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Reducing Food Waste in Restaurants with Preventative Maintenance

Did you know the average restaurant spends 30-33% of its revenue on ingredients yet wastes around 50,000 pounds of inventory per location per year? In addition, a staggering 85% of restaurant product loss issues are attributable to inadequate food storage conditions, such as fluctuating temperatures or a breakdown of equipment altogether.


Extreme occurrences of product expiry, known as loss events, can also occur when equipment breaks down. However, equipment breakdowns and loss events can be avoided through regular preventative maintenance of your cold storage units. The best part? Restaurants can perform these tasks themselves without the need for contracting outside personnel. Check out this list of tips to learn the most effective methods.

Clean the drain pan and check for proper drainage

A commercial refrigerator or freezer’s drain pan can attract large amounts of moisture, including sludge and slime – particularly if it has been sitting there for a while. Not only can this cause your restaurant’s refrigerator to freeze up, but it can affect connected tubes too, causing clogging, overflow, and leaks.


Food exposed to sludgy pools of bacteria is at risk of becoming infected with spores and bacteria that risk spreading foodborne illness. Because of this, you must check and clean the drain pan at least once a month. Simply use a sponge or gentle scrubbing brush, along with a cleaning solution such as diluted vinegar or soap and warm water. 

Check for excess moisture 

It’s not just the drain pan that can be affected by excess moisture. We also recommend regularly checking your fridge’s surfaces, including its shelving and floors, for any spills. Liquids spilled and left on surfaces can create excess humidity that promotes fungal and bacterial growth.


Excess moisture also occurs when a component such as a compressor or a ventilator fill with dirt and dust. Without the ability to circulate refrigerant or remove moisture within this space, the air becomes stagnant. As a result, other components within your refrigerator work harder to compensate, creating excess moisture with nowhere to go. This moisture can result in wilted or frozen produce. In either scenario, affected items are unfit to serve and have to be discarded.

To keep on top of this potential problem, restaurant staff should clean up any excess moisture as soon as it occurs and monitor components for clogs.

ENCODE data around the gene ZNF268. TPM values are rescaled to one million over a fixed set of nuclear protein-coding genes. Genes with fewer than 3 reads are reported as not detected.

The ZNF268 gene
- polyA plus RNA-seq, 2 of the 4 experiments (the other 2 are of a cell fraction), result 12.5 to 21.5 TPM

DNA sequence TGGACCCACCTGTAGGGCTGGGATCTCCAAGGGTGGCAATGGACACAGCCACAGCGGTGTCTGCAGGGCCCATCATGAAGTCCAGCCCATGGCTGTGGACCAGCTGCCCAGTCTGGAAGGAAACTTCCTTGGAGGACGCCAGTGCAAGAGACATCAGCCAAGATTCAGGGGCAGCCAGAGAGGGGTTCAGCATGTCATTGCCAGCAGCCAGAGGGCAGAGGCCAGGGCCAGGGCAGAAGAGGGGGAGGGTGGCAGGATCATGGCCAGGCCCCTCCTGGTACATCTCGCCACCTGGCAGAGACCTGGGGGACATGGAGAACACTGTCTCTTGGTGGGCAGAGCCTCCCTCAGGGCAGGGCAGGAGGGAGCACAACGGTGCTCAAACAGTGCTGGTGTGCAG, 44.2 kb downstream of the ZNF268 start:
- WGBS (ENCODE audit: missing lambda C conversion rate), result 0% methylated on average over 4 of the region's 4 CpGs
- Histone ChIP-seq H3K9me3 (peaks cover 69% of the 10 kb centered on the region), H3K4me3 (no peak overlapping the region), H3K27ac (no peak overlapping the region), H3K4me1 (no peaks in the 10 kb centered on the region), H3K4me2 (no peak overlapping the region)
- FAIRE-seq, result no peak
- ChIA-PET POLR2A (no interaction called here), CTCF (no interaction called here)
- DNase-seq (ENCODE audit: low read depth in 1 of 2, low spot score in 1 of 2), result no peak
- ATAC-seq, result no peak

Another solution is to use remote humidity monitoring. Remote humidity monitoring allows you to check moisture conditions in cold storage spaces in real-time. In turn, real-time monitoring can help you anticipate excess moisture events before they are critical.

Inspect electrical wiring and components

Often, restaurant owners tend to overlook the importance of the electrical wiring and components of their refrigerator – especially as these are often the parts that aren’t usually interacted with daily.


Start by visually inspecting all visible wiring for wear and tear, kinks, bare areas, and discoloration. Then, immediately schedule a professional to replace any wiring that’s damaged. You’ll also want to confirm with maintenance personnel that all the electrical and ground connections are secure. Finally, instruct your tech to examine and clean the electrical cabinet, looking for signs of moisture, dirt, debris, insects, or vermin. 


Ensure all power sources are disconnected before you or your maintenance team conduct any service work on a refrigerator or freezer unit.

Use temperature and humidity sensors

Refrigeration equipment that is malfunctioning will experience wild temperature fluctuations. This is why temperature monitoring has always been part of the restaurant business. Traditionally, operators have conducted manual temperature checks using thermometers. 

Unfortunately, manual temperature checks put inventory at risk through human error, inaccurate readings, or equipment failure.


More than 85% of restaurants’ food safety and product loss issues revolve around time and temperature. Suppose the temperature is set lower than necessary. In that case, your refrigerator will be working too hard while placing your ingredients at a higher risk of being exposed to harmful bacteria or spoiling. 


However, an internal refrigerator temperature that’s too cold can cause ice to form, which can lead to changes in the quality of your food and a decrease in the refrigerator’s lifespan. 


Remote temperature and humidity sensors and monitoring systems, such as GlacierGrid, allow restaurant owners and managers to keep track of fluctuations. As a result, your team can perform refrigeration maintenance before the equipment breaks down and places inventory at risk.


Roughly 5% of the hospitality industry is reducing food waste in restaurants with preventative maintenance; why not join them with the help of GlacierGrid?


To see for yourself how GlacierGrid can help you reduce restaurant food waste with preventative maintenance, click below to buy now.


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